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  1. #1
    2children Guest

    Question Joint Custody; (Tax Returns) Who to claim the children?

    What is the name of your state? California

    We share joint custody. Dad 43%, Mom 57% court ordered.
    The kids have been staying at Dads more than at Moms this year.
    With Mom not working all of 2002, but just got married 12/2001, who gets to claim the children on their tax return for 2002? Her new spouse does have an income, but she as an individual does not.
  2. #2
    Kassie Guest
    I am curious about this same thing pretty much. Except in my case. the dad has always worked under the table, and I have always worked full time....so for almost 5 years now I have been the one to claim her. We have shared custody on a verbal agreement but I am in the process of making the schedule official. It will probably be the same arrangments as 2children has, I am curious if that will change the way I have filed?

    Good question 2children!!! I didn't even think about that aspect......
  3. #3
    CMSC is offline Senior Member
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    Just a suggestion but if it doesn't say in your court order what to do you could either, go back and have it modified OR why not split the children tax wise? You claim one she claim one? Or agree to swap years, she does this year, you do next year.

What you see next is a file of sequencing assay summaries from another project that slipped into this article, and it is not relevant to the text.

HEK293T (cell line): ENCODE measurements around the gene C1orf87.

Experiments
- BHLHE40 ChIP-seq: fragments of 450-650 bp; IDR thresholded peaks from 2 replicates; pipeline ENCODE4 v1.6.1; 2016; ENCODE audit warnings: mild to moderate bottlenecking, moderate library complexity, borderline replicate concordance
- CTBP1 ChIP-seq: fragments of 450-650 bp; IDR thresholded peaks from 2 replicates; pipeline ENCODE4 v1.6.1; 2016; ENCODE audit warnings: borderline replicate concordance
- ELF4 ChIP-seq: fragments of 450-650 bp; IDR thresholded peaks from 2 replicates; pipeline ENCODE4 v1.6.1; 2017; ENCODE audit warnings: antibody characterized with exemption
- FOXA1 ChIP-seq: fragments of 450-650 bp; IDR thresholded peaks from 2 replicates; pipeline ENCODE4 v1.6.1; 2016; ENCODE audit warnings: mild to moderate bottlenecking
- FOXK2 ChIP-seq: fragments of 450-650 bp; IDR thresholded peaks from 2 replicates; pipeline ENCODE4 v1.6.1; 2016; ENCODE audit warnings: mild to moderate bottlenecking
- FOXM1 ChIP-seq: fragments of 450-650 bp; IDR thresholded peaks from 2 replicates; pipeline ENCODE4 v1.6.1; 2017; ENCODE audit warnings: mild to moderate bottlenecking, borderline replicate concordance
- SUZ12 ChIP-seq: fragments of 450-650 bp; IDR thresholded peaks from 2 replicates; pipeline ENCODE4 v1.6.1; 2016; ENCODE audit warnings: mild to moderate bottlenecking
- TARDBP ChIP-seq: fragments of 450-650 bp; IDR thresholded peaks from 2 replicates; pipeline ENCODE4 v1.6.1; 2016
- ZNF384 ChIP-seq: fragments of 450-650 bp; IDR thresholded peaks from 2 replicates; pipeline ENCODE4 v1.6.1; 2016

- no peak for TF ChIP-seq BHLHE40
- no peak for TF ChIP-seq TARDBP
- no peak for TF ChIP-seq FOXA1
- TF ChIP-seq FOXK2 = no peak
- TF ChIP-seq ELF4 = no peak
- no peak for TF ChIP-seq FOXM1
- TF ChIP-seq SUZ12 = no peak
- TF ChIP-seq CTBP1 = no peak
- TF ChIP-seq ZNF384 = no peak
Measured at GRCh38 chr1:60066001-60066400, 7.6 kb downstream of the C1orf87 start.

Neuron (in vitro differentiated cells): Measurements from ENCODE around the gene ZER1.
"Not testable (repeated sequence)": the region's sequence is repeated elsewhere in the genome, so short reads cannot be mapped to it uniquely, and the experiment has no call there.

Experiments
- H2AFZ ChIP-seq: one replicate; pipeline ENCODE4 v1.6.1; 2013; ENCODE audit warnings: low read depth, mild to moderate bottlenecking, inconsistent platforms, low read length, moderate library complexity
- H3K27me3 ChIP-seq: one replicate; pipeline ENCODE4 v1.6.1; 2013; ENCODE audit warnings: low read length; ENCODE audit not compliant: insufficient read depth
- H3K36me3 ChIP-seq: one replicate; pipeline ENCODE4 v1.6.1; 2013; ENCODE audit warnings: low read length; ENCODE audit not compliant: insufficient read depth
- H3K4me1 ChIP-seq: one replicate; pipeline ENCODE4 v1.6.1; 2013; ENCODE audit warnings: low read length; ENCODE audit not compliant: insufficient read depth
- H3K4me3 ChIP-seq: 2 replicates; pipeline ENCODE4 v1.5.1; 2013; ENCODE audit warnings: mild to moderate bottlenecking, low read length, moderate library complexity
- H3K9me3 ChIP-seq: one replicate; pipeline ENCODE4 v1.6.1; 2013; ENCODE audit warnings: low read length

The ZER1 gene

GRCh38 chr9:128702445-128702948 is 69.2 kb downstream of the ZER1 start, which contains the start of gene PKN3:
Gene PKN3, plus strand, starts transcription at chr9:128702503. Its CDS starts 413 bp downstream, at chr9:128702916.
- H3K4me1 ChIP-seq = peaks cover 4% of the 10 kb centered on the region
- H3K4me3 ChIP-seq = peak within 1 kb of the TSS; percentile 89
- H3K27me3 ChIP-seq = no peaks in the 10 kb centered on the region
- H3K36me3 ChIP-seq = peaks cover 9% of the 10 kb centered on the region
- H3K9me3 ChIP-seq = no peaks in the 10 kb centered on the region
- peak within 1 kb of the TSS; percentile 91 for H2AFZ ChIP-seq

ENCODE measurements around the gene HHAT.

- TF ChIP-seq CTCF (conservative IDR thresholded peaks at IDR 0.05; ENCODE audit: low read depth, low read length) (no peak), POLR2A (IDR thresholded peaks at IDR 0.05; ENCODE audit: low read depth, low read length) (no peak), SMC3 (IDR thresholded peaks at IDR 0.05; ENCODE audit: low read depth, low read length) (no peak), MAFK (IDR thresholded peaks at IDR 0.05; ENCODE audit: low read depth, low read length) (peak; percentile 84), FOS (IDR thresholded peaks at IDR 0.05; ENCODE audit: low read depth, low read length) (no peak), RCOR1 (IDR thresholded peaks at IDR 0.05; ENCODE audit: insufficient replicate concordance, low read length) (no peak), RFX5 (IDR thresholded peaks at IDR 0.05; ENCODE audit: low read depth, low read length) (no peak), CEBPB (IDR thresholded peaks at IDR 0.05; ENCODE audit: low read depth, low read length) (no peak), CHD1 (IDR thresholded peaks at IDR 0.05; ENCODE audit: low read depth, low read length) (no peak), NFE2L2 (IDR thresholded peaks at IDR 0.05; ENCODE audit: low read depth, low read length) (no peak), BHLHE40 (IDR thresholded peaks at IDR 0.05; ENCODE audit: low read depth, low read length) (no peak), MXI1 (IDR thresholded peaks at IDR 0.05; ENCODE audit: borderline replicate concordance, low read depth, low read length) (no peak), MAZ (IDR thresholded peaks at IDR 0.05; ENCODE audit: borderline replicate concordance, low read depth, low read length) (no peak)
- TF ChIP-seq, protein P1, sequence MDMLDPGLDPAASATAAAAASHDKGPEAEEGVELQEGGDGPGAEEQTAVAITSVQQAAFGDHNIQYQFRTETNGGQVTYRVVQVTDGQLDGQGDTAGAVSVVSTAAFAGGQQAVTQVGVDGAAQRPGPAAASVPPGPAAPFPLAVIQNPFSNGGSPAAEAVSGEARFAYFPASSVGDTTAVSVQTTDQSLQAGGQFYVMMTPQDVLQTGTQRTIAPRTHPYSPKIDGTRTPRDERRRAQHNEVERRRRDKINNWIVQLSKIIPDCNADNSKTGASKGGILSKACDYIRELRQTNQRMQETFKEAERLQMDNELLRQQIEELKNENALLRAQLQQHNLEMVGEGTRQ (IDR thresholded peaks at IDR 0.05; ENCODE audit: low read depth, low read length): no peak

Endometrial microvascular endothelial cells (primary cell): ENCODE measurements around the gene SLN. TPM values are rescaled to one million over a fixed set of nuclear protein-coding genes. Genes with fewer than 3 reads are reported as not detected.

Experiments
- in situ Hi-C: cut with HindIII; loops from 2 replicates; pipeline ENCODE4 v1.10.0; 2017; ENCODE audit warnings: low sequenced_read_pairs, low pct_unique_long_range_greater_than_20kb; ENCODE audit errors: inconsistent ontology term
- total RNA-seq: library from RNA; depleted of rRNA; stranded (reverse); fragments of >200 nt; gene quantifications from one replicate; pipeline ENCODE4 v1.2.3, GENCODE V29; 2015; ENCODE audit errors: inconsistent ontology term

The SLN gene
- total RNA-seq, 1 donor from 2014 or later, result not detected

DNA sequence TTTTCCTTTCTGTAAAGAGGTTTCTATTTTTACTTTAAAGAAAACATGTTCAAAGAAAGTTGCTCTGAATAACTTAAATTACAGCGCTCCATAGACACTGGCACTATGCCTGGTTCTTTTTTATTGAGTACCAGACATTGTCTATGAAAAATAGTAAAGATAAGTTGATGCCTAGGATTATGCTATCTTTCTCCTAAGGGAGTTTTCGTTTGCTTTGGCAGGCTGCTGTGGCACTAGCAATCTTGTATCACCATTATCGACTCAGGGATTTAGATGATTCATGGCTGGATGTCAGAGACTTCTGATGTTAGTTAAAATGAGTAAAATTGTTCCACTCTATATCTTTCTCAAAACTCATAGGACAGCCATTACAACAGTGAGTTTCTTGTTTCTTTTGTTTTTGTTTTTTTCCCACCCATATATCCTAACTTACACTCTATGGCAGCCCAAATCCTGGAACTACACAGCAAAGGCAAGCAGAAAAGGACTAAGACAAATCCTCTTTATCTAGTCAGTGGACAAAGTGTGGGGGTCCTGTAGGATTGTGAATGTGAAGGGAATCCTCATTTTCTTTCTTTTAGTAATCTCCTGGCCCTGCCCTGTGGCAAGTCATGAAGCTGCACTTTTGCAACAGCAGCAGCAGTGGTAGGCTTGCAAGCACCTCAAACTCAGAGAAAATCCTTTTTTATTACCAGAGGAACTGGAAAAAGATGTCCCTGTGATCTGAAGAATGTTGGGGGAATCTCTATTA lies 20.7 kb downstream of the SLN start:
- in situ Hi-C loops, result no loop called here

4. #4
    njmom Guest

    suggestions....

    If I am not mistaken, if both parents have 50/50 split custody, the parent who earns the most money that year is entitled to claim the children. Now, in your case it's not exactly 50/50, but close enough. I agree with ry, if you can split the children and there are no problems, that is the best route to go. I know in my case, I have my son way more than his father, but his dad makes way more money than I, so I let him claim the baby so he at least has one dependant and he can then claim head of household. Just my opinion
  5. #5
    sunshyne_828 Guest
    my husband has two kids from previous marriage and he claims one and the ex claims one.

    now i have one child from a previous marriage and it was set up that i get to claim him even years and he claims him odd years. However, we get along very well (the ex and myself) so we always figure our taxes and see who would benefit more from claiming the child and we always split the difference of the "extra" that the parent got if it wasnt mine/his year to file. That is our curtesy to each other for forfetting the right to claim the child any given year. Of course you have to trust your ex in this situation and luckily - mine is a decent fellow.